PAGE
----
From today Scott Wichall has volunteered his time free of charge for the daunting task of proof reader for these articles. So my Thanks to him.
On 4th of January, 1890, a plantation owner in Sri Lanka called John Agar was celebrating the birth of his 13th child.
The new born son was called Augustus Agar, and he would grow up to be one of the Royal Navy’s notable officers. Augustus' mother died shortly after he was born. Augustus was sent away to boarding school in Britain, but at the age of 12 his father died whilst he was in the UK. Now orphaned Augustus and his elder brother decided he should join the Royal Navy. Sponsored by a friend of the family Augustus joined the Royal Navy in 1904, and was sent as a cadet to an old wooden Man-of-war which was being used as a training ship.
These were small 40 foot plywood shells, resembling a canoe. The CMB had a hydroplane and an aircraft engine to power it, due to this they could reach speeds of 45 knots. Each craft had three "cockpits" for the three man crew. Although they often had a Lewis gun fitted to them, the main armament was a single torpedo in a trough at the back of the boat. The torpedo was shoved out of its trough, tail first, by a cordite charge. The CMB then had to turn hard and fast to avoid being hit by its own torpedo. Agar served in these boats until the end of the war, even taking part in the Raid on Zeebrugge.
The Secret Service approached Lt Agar. Their problem was a British spy, a master of disguise, was in Bolshevik controlled Russia. Although the Bolshevik secret police, the Cheka, were looking for him they couldn't catch him. They had however caught seven of his couriers who had been carrying vital intelligence. Each courier had died in a messy and unpleasant manner. The British Secret Service wanted Agar to take a pair of CMB's to the deserted yacht club at Terijoki on the gulf of Finland to act as transport for couriers, and later in the year pick up their spy. The CMB's would theoretically be entirely under the control of the Secret Service. The mission was considered extremely hazardous, and only unmarried volunteers were called for. The crews of the CMB's would wear plain clothes, although they did have Royal Navy uniforms on board in case of capture. This was a futile gesture considering the situation. Lt Agar agreed and set about preparing his crews and two boats CMB4 and CMB7.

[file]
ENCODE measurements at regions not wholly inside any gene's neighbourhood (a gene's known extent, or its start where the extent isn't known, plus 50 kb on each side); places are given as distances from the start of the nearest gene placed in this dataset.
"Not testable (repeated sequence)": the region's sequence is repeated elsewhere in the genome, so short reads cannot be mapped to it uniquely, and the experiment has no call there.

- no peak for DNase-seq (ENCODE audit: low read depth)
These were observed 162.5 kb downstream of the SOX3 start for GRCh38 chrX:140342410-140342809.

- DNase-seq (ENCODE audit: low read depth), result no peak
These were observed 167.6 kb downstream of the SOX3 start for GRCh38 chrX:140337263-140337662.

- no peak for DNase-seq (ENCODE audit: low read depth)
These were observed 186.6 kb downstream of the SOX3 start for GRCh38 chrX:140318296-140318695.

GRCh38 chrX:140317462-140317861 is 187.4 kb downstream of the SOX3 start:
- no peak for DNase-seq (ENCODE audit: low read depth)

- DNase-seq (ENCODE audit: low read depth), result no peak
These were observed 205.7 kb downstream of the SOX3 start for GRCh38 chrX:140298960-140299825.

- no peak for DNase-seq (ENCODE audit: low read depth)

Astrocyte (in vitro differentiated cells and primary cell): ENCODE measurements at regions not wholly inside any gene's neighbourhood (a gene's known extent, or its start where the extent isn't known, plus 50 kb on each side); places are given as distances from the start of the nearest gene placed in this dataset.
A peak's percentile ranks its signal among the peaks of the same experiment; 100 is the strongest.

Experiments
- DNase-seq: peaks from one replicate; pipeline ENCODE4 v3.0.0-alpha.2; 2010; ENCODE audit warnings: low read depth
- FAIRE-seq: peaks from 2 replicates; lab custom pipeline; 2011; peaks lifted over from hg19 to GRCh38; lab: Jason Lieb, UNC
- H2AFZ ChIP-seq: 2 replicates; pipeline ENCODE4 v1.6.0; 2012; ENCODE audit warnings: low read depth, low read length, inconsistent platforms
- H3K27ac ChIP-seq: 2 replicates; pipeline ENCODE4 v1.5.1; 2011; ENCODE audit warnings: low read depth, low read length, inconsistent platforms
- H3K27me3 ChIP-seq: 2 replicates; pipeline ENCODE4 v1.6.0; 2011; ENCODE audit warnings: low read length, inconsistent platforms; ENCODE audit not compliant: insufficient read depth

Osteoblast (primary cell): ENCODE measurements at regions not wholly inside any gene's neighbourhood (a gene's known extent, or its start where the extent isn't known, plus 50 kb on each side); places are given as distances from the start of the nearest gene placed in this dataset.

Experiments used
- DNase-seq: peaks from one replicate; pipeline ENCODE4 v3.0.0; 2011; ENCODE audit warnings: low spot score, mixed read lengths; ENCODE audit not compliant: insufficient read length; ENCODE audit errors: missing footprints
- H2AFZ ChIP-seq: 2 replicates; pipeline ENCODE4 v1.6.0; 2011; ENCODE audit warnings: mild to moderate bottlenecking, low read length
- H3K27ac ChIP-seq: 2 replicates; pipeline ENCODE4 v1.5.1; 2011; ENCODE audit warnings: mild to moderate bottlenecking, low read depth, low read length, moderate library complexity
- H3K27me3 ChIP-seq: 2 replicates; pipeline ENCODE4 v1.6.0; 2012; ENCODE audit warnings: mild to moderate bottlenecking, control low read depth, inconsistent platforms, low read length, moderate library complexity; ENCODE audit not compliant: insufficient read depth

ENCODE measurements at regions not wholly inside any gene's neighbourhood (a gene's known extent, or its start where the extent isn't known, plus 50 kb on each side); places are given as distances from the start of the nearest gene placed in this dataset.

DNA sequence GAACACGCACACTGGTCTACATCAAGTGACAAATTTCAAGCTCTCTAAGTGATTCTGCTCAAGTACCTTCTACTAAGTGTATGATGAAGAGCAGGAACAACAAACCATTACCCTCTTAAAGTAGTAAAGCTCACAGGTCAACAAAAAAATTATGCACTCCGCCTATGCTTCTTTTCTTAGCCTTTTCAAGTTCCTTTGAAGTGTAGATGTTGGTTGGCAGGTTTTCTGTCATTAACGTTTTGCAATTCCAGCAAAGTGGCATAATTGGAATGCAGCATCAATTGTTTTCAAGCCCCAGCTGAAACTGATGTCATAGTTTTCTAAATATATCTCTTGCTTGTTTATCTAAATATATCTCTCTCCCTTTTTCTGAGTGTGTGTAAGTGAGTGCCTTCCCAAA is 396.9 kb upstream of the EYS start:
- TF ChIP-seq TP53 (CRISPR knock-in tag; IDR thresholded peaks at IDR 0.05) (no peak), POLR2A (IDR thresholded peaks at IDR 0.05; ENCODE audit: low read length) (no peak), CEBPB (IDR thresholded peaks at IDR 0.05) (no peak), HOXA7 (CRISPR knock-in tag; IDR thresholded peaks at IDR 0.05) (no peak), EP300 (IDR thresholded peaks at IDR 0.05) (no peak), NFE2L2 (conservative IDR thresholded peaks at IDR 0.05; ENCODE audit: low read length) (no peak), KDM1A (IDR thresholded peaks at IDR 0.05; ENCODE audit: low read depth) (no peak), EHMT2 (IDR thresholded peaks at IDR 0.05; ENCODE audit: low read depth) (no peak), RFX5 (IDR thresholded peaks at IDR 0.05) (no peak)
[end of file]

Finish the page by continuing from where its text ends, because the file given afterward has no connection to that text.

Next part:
When the crews and boats were shipped through Sweden, Swedish Customs started asking searching questions. As the crews were in plain clothes, they claimed the boats were the latest type of pleasure boat, and the crews were salesmen. It's a very good thing the Customs officials didn't open the boxes listed as spare parts, as those contained the Royal Navy uniforms and Lewis guns. It should be noted that the CMB's were not going to carry torpedoes although the launching gear was stored with the Lewis guns.
The Bolsheviks were quick to respond, dispatching a pair of battleships to bombard the fort. After an initial savage beating the bombardment had tailed off towards the end of morning. The barrage recommenced about 1100.